After all this thought and preparation, the experimentbecame what has been called the most famous failedexperiment in history.[A 13] Instead of providing insightinto the properties of the aether, Michelson and Morley'sarticle in the American Journal of Science reported themeasurement to be as small as one-fortieth of the expecteddisplacement (Fig. 7), but "since the displacement isproportional to the square of the velocity" they concludedthat the measured velocity was "probably less than one-sixth" of the expected velocity of the Earth's motion inorbit and "certainly less than one-fourth." (Afterward,Michelson and Morley ceased their aether driftmeasurements and started to use their newly developedtechnique to establish the wavelength of light as a standardof length.) Although this small "velocity" wasmeasured, it was considered far too small to be used asevidence of speed relative to the aether, and it wasunderstood to be within the range of an experimental error that would allow the speed to actually be zero.[A 1]
For instance, Michelson wrote about the "decidedly negative result" in a letter to Lord Rayleigh in August1887:[A 14]
The Experiments on the relative motion of the earth and ether have been completed and the resultdecidedly negative. The expected deviation of the interference fringes from the zero should havebeen 0.40 of a fringe – the maximum displacement was 0.02 and the average much less than 0.01– and then not in the right place. As displacement is proportional to squares of the relativevelocities it follows that if the ether does slip past the relative velocity is less than one sixth of theearth’s velocity.
— Albert Abraham Michelson, 1887
Figure 4. Expected differential phase shift betweenlight traveling the longitudinal versus the transversearms of the Michelson–Morley apparatus
From the standpoint of the then current aether models, the experimental results were conflicting. The Fizeauexperiment and its 1886 repetition by Michelson and Morley apparently confirmed the stationary aether withpartial aether dragging, and refuted complete aether dragging. On the other hand, the much more preciseMichelson–Morley experiment (1887) apparently confirmed complete aether dragging and refuted thestationary aether.[A 5] In addition, the Michelson–Morley null result was further substantiated by the nullresults of other second-order experiments of different kind, namely the Trouton–Noble experiment (1903) andthe Experiments of Rayleigh and Brace (1902–1904). These problems and their solution led to thedevelopment of the Lorentz transformation and special relativity.
Light path analysis and consequences
Observer resting in the aether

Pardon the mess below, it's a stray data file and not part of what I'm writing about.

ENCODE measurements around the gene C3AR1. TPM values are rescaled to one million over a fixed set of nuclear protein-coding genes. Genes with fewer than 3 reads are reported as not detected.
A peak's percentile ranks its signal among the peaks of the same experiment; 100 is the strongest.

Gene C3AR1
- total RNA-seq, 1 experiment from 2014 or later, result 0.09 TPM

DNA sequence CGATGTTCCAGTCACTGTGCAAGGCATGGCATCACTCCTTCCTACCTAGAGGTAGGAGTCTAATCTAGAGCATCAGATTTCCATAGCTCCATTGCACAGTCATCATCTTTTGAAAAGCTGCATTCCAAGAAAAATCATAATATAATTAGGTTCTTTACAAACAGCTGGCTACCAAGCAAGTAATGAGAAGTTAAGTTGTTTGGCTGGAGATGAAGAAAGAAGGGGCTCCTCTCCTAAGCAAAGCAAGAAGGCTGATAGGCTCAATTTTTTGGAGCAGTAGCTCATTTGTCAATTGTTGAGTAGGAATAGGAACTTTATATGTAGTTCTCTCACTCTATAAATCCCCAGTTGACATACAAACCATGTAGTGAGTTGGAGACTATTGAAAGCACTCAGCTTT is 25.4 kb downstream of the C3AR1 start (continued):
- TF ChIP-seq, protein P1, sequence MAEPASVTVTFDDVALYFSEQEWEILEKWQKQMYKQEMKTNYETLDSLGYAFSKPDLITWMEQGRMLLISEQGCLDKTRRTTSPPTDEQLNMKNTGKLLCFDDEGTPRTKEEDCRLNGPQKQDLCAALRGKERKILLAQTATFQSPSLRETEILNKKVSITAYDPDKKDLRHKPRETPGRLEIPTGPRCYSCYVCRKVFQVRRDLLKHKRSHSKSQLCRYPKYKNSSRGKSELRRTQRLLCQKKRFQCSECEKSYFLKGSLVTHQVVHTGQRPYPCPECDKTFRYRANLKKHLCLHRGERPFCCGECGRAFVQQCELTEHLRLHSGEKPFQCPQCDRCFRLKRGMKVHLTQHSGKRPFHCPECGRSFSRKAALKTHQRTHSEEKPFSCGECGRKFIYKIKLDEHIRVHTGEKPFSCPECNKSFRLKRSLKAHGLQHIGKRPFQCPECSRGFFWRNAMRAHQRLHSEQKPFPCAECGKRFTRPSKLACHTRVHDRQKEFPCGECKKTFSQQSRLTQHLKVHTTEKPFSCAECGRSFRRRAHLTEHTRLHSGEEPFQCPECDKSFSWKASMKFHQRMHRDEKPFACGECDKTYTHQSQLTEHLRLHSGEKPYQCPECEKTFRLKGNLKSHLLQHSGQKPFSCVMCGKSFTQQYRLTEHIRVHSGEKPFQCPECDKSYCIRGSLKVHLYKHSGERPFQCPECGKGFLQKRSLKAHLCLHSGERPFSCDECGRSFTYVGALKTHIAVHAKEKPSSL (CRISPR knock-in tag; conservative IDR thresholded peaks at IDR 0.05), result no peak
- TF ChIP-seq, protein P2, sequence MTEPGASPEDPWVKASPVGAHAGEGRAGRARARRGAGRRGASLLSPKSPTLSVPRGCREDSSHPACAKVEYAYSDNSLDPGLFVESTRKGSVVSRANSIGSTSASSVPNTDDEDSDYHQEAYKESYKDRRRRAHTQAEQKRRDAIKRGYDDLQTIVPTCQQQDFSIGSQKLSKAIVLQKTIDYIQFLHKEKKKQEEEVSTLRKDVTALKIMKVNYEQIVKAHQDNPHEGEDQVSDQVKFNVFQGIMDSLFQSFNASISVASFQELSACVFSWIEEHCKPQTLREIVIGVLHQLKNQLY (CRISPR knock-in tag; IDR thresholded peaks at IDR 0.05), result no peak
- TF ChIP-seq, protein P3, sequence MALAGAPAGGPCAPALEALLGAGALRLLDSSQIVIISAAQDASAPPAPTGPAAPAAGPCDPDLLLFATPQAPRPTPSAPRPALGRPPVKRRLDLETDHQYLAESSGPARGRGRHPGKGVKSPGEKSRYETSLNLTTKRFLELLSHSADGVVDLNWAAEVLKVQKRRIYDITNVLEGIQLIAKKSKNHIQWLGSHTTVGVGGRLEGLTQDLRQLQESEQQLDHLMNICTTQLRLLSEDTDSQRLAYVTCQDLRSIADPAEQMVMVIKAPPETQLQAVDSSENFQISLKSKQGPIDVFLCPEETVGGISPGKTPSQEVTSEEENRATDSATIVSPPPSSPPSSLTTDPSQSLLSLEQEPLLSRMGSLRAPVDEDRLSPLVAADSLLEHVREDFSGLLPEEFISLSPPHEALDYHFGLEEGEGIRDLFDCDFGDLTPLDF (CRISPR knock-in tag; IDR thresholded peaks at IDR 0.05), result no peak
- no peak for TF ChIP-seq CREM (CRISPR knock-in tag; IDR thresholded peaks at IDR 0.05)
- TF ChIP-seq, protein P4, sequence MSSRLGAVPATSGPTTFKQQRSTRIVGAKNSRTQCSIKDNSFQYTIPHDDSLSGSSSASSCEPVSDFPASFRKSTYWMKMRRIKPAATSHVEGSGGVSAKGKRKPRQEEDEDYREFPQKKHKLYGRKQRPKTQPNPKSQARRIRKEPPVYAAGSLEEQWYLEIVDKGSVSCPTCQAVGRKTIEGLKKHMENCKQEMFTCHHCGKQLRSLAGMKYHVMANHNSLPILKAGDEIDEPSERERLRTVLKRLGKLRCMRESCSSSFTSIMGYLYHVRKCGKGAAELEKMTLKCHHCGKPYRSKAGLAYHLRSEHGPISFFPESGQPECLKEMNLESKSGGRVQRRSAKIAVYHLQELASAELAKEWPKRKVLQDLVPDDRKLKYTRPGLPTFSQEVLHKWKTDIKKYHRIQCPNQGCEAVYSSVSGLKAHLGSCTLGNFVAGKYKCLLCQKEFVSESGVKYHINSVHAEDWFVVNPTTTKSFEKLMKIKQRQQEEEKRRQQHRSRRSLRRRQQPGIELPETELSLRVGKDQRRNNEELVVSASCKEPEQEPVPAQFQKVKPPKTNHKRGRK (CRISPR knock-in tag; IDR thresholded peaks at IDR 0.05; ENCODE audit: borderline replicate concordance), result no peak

The beam travel time in the longitudinal direction can bederived as follows:[A 15] Light is sent from the source andpropagates with the speed of light in the aether. It passesthrough the half-silvered mirror at the origin at .The reflecting mirror is at that moment at distance (thelength of the interferometer arm) and is moving withvelocity . The beam hits the mirror at time and thustravels the distance . At this time, the mirror hastraveled the distance . Thus andconsequently the travel time . The sameconsideration applies to the backward journey, with thesign of reversed, resulting in and
. The total travel time is:
Michelson obtained this expression correctly in 1881,however, in transverse direction he obtained the incorrectexpression
because he overlooked that the aether wind also affects the transverse beam travel time. This was corrected byAlfred Potier (1882) and Lorentz (1886). The derivation in the transverse direction can be given as follows(analoguous to the derivation of time dilation using a light clock): The beam is propagating at the speed oflight and hits the mirror at time , traveling the distance . At the same time, the mirror has traveled thedistance in x direction. So in order to hit the mirror, the travel path of the beam is in the y direction(assuming equal-length arms) and in the x direction. This inclined travel path follows from thetransformation from the interferometer rest frame to the aether rest frame. Therefore the Pythagorean theoremgives the actual beam travel distance of . Thus and consequently the travel time
, which is the same for the backward journey. The total travel time is:
The time difference between Tl and Tt before rotation is given by[A 16]
By multiplying with c, the corresponding length difference before rotation is
and after rotation
Dividing by the wavelength λ, the fringe shift n is found:
Since L≈11 meters and λ≈500 nanometers, the expected fringe shift n was ≈0.44. So the result would be adelay in one of the light beams that could be detected when the beams were recombined through interference.Any slight change in the spent time would then be observed as a shift in the positions of the interferencefringes. The negative result led Michelson to the conclusion that there is no measurable aether drift.
Observer comoving with the interferometer
If the same situation is described from the view of an observer co-moving with the interferometer, then theeffect of aether wind is similar to the effect experienced by a swimmer, who tries to move with velocity against a river flowing with velocity .[A 17]